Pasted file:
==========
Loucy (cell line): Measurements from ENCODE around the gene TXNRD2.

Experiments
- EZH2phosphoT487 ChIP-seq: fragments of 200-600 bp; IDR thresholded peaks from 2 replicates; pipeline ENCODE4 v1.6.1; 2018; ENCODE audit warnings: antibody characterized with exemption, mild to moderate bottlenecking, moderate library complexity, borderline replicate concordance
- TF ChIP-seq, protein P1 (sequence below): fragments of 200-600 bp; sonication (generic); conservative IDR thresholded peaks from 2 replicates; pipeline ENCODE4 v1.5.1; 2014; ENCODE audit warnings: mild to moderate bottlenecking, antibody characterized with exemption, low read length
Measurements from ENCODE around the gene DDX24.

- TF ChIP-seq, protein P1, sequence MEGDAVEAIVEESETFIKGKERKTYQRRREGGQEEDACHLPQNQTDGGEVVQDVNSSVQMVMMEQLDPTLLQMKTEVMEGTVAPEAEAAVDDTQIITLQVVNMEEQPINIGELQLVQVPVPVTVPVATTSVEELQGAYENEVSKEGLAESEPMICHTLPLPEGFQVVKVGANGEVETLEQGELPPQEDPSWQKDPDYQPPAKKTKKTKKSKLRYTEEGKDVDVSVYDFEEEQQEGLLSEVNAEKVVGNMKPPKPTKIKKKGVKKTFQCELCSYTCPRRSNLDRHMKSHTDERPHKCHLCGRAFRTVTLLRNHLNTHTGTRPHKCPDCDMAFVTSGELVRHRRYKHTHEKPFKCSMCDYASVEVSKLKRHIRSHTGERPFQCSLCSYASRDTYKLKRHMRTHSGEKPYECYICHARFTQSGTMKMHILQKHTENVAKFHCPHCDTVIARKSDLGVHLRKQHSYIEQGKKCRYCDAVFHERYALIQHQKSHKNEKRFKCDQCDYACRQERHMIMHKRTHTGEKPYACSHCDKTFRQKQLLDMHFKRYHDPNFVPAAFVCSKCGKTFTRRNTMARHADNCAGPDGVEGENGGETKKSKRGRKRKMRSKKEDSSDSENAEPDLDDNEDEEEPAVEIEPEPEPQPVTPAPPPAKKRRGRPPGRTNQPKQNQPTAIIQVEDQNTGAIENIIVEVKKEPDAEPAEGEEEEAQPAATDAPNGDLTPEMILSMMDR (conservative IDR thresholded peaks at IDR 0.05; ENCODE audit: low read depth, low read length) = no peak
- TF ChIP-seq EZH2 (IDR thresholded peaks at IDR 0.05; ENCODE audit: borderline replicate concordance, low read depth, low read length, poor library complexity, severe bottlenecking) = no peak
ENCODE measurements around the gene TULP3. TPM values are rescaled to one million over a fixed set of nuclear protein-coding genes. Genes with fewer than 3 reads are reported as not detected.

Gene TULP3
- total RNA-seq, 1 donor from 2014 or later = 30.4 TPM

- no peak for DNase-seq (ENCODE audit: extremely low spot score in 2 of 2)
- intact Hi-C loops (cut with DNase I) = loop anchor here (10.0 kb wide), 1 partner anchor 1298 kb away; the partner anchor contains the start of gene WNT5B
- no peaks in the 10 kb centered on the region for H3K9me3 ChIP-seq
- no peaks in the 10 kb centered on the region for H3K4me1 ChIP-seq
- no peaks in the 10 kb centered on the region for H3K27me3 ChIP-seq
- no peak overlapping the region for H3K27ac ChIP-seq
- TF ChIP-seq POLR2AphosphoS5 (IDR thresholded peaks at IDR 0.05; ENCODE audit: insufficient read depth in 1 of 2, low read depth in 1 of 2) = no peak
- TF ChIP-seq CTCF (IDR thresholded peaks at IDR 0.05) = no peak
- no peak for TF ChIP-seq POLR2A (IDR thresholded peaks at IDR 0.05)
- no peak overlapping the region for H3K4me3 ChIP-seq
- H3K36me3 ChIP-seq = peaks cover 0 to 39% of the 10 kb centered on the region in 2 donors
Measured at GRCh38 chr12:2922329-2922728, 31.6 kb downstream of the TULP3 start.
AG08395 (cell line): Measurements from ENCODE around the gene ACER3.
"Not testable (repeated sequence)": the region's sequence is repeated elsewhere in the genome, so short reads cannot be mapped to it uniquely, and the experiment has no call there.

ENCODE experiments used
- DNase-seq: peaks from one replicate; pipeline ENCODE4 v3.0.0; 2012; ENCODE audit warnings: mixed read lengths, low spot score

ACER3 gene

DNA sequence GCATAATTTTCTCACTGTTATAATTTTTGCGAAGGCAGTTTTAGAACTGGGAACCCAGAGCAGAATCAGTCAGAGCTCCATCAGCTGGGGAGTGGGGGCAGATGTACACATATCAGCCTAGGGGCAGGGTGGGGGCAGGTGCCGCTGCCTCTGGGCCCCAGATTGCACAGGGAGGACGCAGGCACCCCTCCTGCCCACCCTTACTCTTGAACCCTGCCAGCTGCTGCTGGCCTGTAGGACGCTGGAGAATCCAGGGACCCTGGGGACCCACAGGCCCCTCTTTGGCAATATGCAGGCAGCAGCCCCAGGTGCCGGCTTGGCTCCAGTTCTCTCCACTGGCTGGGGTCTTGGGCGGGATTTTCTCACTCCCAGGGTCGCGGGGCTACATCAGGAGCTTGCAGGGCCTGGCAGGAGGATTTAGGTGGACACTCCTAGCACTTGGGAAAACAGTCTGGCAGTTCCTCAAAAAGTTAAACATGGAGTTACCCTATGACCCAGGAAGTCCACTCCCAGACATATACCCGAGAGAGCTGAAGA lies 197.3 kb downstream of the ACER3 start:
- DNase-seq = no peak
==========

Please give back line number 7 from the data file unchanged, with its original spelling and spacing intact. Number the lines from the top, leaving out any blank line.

- TF ChIP-seq EZH2 (IDR thresholded peaks at IDR 0.05; ENCODE audit: borderline replicate concordance, low read depth, low read length, poor library complexity, severe bottlenecking) = no peak